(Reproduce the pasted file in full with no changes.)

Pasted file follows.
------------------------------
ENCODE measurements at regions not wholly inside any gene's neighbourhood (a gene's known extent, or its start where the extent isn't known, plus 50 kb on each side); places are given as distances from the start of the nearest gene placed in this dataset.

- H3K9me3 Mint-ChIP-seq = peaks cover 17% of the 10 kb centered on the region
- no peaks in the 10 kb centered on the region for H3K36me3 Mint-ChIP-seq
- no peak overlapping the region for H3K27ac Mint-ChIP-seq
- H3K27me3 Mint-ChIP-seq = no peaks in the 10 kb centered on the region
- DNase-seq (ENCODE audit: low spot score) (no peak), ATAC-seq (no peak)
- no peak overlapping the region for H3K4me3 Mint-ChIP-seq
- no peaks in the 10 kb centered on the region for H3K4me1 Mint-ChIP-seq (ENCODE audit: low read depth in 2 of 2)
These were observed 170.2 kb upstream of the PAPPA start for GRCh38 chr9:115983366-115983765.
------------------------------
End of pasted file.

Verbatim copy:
ENCODE measurements at regions not wholly inside any gene's neighbourhood (a gene's known extent, or its start where the extent isn't known, plus 50 kb on each side); places are given as distances from the start of the nearest gene placed in this dataset.

- H3K9me3 Mint-ChIP-seq = peaks cover 17% of the 10 kb centered on the region
- no peaks in the 10 kb centered on the region for H3K36me3 Mint-ChIP-seq
- no peak overlapping the region for H3K27ac Mint-ChIP-seq
- H3K27me3 Mint-ChIP-seq = no peaks in the 10 kb centered on the region
- DNase-seq (ENCODE audit: low spot score) (no peak), ATAC-seq (no peak)
- no peak overlapping the region for H3K4me3 Mint-ChIP-seq
- no peaks in the 10 kb centered on the region for H3K4me1 Mint-ChIP-seq (ENCODE audit: low read depth in 2 of 2)
These were observed 170.2 kb upstream of the PAPPA start for GRCh38 chr9:115983366-115983765.